Lord McIntosh of Haringey: The Government are responsible for ensuring that local library authorities provide a comprehensive and efficient public library service in accordance with the Public Libraries and Museums Act 1964. Under the terms of the Act, library authorities are responsible for providing library services to those, including the disabled and aged, who live, work or study within their areas. While the Government regret any reductions in library service, the detailed nature of service provision is a matter for each library authority based on local priorities and resources.

Ministers' "Partners": Official Status

Lord Tebbit asked Her Majesty's Government:

    Whether there is a minimum period for which a sexual relationship with a Minister must have lasted for the person concerned to be granted the status of "partner" with the entitlement to benefits hitherto confined to spouses.[HL335]

Lord McIntosh of Haringey: The principle governing who may accompany a Minister on overseas travel remains unchanged: it must be on official business, clearly in the public interest and with the Prime Minister's prior approval. There are no other criteria.

Stamp Duty on Stock Transfers

Lord Rowallan asked Her Majesty's Government:

    Whether they are considering abolishing the 50p rate of stamp duty on stock transfers etc. in view of the administrative cost of processing involved, including postage.[HL284]

Lord McIntosh of Haringey: I have noted the noble Lord's suggestion, which will be borne in mind.

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Petrol Stations: Liquor Licences

Lord Kennet asked Her Majesty's Government:

    How many petrol filling stations in the United Kingdom are licensed to sell liquor.[HL354]

The Parliamentary Under-Secretary of State, Home Office (Lord Williams of Mostyn): This information is not collected centrally but it is understood that such licences are relatively rare.

Juveniles: Secure Remand Places

Lord Acton asked Her Majesty's Government:

    Further to the Written Answer by Baroness Jay of Paddington on 26 November 1997 (WA 123), how many additional secure places in local authority accommodation are planned to be made available in England and Wales during the years following 1998.[HL324]

The Minister of State, Department of Health (Baroness Jay of Paddington): The Government have instituted a review of the whole range of secure accommodation for young offenders and young people held on remand, including the local authority secure estate. The review is examining how to make better use of the existing and planned accommodation to ensure that provision is more consistent and coherent, and that regimes tackle criminality and meet the educational and other needs of these young people. The Government will be considering the outcome of the review, which is due to report shortly, when planning the implementation of these proposals. The review will help inform whether there should be a further expansion of the secure estate.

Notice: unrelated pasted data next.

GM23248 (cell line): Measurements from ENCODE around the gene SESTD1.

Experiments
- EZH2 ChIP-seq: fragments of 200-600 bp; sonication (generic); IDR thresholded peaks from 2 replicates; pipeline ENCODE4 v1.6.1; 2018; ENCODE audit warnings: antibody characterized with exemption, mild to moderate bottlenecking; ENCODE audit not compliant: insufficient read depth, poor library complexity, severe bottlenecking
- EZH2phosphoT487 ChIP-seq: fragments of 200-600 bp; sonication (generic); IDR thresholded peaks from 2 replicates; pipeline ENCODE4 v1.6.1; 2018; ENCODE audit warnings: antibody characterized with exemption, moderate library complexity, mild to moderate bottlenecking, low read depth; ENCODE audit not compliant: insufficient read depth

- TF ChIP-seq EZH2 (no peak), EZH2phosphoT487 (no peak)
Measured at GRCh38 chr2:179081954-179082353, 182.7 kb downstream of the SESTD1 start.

Maternity Allowance Payments

Baroness Jeger asked Her Majesty's Government:

    How many women are receiving maternity allowance of £1,800 a week; and how this amount is divided between the employer and social security funds.[HL92]

The Parliamentary Under-Secretary of State, Department of Social Security (Baroness Hollis of Heigham): The information is not available in the format requested. In 1995-96, the latest tax year for which information is available, the average total

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payment received by the 10 per cent. of Statutory Maternity Pay (SMP) recipients getting the highest amounts of SMP was £3,570. The average total payment received by the 20 per cent. of SMP recipients getting the lowest amounts was £1,000.

Employers administer the SMP scheme. Larger employers are reimbursed 92 per cent. of the SMP they pay out. Smaller employers, those with gross National Insurance payments of £20,000 a year or less, are reimbursed the full cost of SMP.

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Sources: 1. The Lifetime Labour Market Database (LLMDB) a 1 per cent. sample of the National Insurance Recording System taken at February 1997. 2. Figures are for Great Britain and are rounded to the nearest £10. 3. The number of women who received SMP during 1995-96 is an estimate which excludes those whose claim spans two tax years. It also excludes those who legitimately have more than one SMP claim during the year.